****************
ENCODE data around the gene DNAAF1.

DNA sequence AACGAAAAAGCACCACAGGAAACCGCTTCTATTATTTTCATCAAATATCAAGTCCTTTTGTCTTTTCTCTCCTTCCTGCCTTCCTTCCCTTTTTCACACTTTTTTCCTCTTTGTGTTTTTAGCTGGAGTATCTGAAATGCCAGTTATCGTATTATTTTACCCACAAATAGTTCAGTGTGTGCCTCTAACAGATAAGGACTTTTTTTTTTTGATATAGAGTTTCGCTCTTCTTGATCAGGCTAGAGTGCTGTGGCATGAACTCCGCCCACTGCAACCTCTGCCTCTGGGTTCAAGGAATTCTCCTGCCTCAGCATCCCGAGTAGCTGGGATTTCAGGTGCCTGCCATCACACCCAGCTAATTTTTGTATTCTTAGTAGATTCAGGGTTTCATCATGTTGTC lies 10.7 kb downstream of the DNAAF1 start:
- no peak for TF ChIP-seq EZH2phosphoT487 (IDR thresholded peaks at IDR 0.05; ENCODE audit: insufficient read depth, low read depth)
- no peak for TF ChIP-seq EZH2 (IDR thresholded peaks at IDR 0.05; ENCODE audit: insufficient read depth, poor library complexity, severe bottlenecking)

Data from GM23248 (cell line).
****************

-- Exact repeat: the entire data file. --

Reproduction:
ENCODE data around the gene DNAAF1.

DNA sequence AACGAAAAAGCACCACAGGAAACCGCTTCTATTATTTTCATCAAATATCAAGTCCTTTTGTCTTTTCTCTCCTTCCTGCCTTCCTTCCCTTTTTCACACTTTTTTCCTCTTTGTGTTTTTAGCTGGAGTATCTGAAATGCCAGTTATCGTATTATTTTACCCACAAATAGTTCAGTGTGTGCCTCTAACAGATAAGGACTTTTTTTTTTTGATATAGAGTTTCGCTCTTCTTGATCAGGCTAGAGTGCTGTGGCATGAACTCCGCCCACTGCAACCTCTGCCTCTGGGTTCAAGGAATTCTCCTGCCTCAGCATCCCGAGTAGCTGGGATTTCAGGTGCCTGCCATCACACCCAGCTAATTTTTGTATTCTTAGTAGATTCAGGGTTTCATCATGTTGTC lies 10.7 kb downstream of the DNAAF1 start:
- no peak for TF ChIP-seq EZH2phosphoT487 (IDR thresholded peaks at IDR 0.05; ENCODE audit: insufficient read depth, low read depth)
- no peak for TF ChIP-seq EZH2 (IDR thresholded peaks at IDR 0.05; ENCODE audit: insufficient read depth, poor library complexity, severe bottlenecking)

Data from GM23248 (cell line).